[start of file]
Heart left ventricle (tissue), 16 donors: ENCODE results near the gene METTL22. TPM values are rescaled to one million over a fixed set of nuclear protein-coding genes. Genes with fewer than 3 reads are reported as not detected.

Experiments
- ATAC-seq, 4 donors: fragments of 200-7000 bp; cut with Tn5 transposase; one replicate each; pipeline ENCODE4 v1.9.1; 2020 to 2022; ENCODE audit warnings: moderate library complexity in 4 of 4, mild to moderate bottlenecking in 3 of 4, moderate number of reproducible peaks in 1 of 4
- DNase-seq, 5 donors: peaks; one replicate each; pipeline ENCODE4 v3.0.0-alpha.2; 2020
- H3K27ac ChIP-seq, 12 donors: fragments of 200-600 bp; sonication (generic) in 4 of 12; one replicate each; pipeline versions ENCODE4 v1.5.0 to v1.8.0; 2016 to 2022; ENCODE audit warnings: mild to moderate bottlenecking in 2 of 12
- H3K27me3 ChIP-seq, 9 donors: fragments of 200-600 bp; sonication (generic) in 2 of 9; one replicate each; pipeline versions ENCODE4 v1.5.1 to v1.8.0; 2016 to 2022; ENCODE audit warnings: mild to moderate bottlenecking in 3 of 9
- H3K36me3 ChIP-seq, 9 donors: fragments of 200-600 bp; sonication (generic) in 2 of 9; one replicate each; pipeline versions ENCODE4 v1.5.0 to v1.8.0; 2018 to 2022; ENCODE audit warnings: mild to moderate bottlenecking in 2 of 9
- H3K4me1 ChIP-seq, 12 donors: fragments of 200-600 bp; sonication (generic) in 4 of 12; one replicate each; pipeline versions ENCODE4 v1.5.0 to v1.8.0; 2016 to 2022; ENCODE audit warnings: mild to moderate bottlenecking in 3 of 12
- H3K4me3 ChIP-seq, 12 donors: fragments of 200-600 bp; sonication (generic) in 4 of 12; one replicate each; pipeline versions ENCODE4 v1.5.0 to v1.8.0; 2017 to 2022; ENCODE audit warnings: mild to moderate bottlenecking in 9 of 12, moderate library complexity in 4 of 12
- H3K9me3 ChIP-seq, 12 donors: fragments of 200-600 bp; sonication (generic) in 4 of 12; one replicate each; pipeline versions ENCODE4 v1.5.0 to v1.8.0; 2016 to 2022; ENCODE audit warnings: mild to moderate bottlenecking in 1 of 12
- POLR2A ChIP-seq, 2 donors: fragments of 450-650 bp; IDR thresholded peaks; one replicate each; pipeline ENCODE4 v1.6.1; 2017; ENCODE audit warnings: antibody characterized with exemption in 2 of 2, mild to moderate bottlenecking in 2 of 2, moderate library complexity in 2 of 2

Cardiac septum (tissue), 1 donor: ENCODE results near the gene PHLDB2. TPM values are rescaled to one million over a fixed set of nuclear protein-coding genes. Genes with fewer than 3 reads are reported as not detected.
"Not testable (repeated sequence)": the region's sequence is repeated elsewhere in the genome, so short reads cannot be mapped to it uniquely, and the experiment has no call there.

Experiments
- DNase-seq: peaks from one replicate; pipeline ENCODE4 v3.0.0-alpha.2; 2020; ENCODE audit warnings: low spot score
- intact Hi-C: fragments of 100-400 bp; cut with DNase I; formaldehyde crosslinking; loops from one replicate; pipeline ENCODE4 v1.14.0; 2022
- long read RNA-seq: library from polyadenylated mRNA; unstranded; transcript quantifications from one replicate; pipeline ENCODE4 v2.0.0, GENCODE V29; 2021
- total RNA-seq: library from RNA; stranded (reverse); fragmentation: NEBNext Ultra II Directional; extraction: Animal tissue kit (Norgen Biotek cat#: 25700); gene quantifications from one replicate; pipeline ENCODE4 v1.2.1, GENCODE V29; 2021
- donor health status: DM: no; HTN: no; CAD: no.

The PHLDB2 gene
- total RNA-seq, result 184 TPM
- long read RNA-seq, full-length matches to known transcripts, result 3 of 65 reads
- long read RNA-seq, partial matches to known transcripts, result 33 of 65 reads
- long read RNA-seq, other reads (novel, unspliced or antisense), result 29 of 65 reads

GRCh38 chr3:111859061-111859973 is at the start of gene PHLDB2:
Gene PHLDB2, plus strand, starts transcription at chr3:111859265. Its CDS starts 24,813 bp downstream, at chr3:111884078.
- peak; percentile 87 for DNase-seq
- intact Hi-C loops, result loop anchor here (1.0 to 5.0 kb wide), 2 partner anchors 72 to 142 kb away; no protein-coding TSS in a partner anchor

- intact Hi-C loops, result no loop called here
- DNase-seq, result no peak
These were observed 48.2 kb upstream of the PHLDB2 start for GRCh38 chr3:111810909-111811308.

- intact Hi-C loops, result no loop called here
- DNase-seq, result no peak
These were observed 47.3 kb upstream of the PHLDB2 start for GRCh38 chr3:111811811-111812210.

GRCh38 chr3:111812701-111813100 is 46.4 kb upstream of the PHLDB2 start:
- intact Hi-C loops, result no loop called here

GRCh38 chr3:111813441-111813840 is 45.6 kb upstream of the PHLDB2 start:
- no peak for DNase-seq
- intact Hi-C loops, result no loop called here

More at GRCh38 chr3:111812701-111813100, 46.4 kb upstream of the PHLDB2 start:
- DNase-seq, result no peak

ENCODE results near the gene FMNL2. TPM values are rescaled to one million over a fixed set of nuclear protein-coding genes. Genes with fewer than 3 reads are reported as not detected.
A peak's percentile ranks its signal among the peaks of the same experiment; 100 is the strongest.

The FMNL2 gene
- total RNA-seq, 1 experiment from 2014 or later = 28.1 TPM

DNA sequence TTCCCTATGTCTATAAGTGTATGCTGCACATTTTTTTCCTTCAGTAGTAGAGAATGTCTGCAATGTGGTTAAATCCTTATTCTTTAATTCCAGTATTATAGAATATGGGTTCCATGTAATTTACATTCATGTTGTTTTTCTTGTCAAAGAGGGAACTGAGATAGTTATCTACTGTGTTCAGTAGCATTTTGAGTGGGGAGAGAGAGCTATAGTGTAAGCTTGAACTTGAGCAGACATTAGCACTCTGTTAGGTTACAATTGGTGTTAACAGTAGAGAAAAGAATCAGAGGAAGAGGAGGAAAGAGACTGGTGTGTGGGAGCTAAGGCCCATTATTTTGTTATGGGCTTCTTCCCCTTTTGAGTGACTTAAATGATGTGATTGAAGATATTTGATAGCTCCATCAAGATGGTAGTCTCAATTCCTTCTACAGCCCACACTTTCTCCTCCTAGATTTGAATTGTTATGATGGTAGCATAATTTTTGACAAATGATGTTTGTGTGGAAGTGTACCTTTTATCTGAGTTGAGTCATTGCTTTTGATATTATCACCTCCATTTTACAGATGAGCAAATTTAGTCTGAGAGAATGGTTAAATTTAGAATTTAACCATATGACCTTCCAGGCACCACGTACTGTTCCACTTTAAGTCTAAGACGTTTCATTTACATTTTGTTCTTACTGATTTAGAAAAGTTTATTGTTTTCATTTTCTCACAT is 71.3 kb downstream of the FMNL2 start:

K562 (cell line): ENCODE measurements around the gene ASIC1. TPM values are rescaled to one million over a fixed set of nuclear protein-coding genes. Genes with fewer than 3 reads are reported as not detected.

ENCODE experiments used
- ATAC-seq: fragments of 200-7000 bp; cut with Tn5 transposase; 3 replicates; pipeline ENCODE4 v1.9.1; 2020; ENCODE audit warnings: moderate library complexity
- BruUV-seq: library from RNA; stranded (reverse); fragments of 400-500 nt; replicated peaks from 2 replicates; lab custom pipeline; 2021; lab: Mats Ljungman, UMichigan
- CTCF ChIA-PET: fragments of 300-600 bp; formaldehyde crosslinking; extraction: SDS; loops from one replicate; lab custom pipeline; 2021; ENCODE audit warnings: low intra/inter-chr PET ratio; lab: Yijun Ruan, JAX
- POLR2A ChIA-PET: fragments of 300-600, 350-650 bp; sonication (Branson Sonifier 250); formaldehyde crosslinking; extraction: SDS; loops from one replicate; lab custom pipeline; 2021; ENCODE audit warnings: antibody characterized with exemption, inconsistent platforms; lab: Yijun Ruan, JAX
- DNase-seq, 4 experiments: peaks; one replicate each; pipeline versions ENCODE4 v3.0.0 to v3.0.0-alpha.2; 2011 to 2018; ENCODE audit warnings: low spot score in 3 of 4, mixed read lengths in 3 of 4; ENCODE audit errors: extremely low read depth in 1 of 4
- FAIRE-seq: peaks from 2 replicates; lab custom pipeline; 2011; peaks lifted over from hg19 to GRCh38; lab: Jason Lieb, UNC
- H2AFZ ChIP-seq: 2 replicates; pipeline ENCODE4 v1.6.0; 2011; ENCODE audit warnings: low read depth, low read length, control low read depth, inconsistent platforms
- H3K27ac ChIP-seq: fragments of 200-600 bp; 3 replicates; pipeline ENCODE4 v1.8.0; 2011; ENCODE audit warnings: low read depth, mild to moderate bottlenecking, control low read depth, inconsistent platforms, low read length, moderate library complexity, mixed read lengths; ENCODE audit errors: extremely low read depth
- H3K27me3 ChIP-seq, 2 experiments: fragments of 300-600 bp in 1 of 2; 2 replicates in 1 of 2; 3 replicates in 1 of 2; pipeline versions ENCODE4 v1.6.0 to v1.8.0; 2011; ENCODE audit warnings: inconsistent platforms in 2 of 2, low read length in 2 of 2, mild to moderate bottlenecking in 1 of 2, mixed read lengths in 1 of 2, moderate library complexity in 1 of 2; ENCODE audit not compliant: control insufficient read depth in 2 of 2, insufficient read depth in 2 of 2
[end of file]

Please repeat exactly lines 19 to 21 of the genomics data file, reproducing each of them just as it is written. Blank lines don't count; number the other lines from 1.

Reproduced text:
- donor health status: DM: no; HTN: no; CAD: no.

The PHLDB2 gene
- total RNA-seq, result 184 TPM